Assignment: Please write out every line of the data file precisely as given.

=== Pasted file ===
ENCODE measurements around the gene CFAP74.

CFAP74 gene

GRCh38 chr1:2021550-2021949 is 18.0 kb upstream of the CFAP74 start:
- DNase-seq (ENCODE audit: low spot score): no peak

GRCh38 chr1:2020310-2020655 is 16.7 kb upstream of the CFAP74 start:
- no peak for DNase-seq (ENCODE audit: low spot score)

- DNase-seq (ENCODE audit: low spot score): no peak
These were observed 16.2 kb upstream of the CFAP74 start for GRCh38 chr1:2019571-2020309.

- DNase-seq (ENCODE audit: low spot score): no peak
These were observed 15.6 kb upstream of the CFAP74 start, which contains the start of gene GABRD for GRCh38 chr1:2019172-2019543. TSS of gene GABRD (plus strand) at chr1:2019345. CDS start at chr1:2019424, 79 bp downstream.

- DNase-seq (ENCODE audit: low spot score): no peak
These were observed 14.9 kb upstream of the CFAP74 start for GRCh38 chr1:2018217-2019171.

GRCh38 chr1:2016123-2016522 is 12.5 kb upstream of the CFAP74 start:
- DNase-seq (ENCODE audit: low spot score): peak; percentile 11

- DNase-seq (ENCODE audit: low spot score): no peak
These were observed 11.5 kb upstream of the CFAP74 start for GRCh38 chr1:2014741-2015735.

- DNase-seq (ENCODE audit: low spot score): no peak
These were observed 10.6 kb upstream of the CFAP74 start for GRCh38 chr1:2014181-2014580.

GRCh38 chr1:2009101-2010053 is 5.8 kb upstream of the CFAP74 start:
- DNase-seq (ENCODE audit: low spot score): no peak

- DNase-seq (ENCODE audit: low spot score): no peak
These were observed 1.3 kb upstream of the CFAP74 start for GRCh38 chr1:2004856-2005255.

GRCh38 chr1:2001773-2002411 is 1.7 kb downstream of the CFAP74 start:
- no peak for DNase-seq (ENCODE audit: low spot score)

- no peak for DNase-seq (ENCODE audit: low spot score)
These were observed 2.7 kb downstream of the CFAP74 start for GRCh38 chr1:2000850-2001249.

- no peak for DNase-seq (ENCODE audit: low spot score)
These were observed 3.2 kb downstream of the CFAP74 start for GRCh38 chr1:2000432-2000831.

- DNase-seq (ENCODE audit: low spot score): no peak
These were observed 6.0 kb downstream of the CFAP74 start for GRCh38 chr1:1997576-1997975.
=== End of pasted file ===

ENCODE measurements around the gene CFAP74.

CFAP74 gene

GRCh38 chr1:2021550-2021949 is 18.0 kb upstream of the CFAP74 start:
- DNase-seq (ENCODE audit: low spot score): no peak

GRCh38 chr1:2020310-2020655 is 16.7 kb upstream of the CFAP74 start:
- no peak for DNase-seq (ENCODE audit: low spot score)

- DNase-seq (ENCODE audit: low spot score): no peak
These were observed 16.2 kb upstream of the CFAP74 start for GRCh38 chr1:2019571-2020309.

- DNase-seq (ENCODE audit: low spot score): no peak
These were observed 15.6 kb upstream of the CFAP74 start, which contains the start of gene GABRD for GRCh38 chr1:2019172-2019543. TSS of gene GABRD (plus strand) at chr1:2019345. CDS start at chr1:2019424, 79 bp downstream.

- DNase-seq (ENCODE audit: low spot score): no peak
These were observed 14.9 kb upstream of the CFAP74 start for GRCh38 chr1:2018217-2019171.

GRCh38 chr1:2016123-2016522 is 12.5 kb upstream of the CFAP74 start:
- DNase-seq (ENCODE audit: low spot score): peak; percentile 11

- DNase-seq (ENCODE audit: low spot score): no peak
These were observed 11.5 kb upstream of the CFAP74 start for GRCh38 chr1:2014741-2015735.

- DNase-seq (ENCODE audit: low spot score): no peak
These were observed 10.6 kb upstream of the CFAP74 start for GRCh38 chr1:2014181-2014580.

GRCh38 chr1:2009101-2010053 is 5.8 kb upstream of the CFAP74 start:
- DNase-seq (ENCODE audit: low spot score): no peak

- DNase-seq (ENCODE audit: low spot score): no peak
These were observed 1.3 kb upstream of the CFAP74 start for GRCh38 chr1:2004856-2005255.

GRCh38 chr1:2001773-2002411 is 1.7 kb downstream of the CFAP74 start:
- no peak for DNase-seq (ENCODE audit: low spot score)

- no peak for DNase-seq (ENCODE audit: low spot score)
These were observed 2.7 kb downstream of the CFAP74 start for GRCh38 chr1:2000850-2001249.

- no peak for DNase-seq (ENCODE audit: low spot score)
These were observed 3.2 kb downstream of the CFAP74 start for GRCh38 chr1:2000432-2000831.

- DNase-seq (ENCODE audit: low spot score): no peak
These were observed 6.0 kb downstream of the CFAP74 start for GRCh38 chr1:1997576-1997975.